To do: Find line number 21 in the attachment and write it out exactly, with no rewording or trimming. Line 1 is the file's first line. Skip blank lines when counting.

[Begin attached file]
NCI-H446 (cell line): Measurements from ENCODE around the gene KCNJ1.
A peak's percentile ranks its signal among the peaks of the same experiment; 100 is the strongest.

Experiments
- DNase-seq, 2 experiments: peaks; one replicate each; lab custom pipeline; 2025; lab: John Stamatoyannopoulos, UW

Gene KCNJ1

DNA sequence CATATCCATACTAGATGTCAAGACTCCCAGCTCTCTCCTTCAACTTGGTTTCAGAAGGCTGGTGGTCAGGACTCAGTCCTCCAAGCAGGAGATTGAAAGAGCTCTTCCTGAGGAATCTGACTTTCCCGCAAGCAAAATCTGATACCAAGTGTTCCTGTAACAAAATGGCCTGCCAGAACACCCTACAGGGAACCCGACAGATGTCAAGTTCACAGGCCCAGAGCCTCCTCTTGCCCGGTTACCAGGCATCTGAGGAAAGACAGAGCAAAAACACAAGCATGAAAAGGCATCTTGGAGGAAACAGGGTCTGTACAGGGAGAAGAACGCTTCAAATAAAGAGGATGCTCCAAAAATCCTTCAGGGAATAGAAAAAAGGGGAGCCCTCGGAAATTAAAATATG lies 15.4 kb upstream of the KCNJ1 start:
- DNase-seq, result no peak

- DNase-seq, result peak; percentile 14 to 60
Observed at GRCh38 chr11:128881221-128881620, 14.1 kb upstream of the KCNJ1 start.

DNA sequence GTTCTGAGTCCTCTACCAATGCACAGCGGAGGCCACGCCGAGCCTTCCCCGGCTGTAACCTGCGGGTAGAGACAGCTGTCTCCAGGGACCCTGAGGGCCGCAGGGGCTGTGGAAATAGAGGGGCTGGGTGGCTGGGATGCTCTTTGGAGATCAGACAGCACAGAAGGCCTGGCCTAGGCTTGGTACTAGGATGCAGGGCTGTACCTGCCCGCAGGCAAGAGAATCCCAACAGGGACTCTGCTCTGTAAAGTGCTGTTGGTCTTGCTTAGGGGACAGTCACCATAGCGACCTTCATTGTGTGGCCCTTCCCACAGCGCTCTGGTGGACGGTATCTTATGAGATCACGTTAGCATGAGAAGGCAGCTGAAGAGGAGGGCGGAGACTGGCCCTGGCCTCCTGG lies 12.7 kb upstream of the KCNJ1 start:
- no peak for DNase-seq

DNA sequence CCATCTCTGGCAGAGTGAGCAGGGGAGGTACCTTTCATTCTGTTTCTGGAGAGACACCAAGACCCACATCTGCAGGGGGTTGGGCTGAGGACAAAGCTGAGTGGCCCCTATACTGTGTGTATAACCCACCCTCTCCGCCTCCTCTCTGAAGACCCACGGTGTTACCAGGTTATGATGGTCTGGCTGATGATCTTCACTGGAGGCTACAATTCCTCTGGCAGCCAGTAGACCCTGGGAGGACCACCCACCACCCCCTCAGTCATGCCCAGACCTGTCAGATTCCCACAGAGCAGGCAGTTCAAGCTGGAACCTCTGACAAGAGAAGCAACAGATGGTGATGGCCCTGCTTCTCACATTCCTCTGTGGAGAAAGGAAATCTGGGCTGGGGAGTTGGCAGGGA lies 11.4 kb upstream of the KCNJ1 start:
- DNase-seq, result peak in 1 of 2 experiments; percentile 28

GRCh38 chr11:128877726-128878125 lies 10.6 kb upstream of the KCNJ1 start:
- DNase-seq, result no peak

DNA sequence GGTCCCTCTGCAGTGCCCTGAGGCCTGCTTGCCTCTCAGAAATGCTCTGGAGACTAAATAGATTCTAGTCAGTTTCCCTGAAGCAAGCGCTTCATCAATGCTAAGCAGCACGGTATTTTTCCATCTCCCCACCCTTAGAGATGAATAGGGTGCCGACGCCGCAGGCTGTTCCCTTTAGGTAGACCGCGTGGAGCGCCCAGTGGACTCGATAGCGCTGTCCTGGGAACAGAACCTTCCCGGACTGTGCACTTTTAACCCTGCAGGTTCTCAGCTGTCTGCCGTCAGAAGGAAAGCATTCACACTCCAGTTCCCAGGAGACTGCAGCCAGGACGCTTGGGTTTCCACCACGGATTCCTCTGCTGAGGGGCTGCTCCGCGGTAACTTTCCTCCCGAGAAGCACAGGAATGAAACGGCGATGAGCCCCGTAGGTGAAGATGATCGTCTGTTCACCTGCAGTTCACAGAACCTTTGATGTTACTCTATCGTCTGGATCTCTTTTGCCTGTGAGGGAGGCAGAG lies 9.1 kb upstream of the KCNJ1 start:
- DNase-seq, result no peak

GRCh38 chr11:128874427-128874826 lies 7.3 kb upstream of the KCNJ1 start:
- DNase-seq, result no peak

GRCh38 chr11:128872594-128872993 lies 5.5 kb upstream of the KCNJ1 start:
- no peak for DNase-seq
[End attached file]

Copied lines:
- no peak for DNase-seq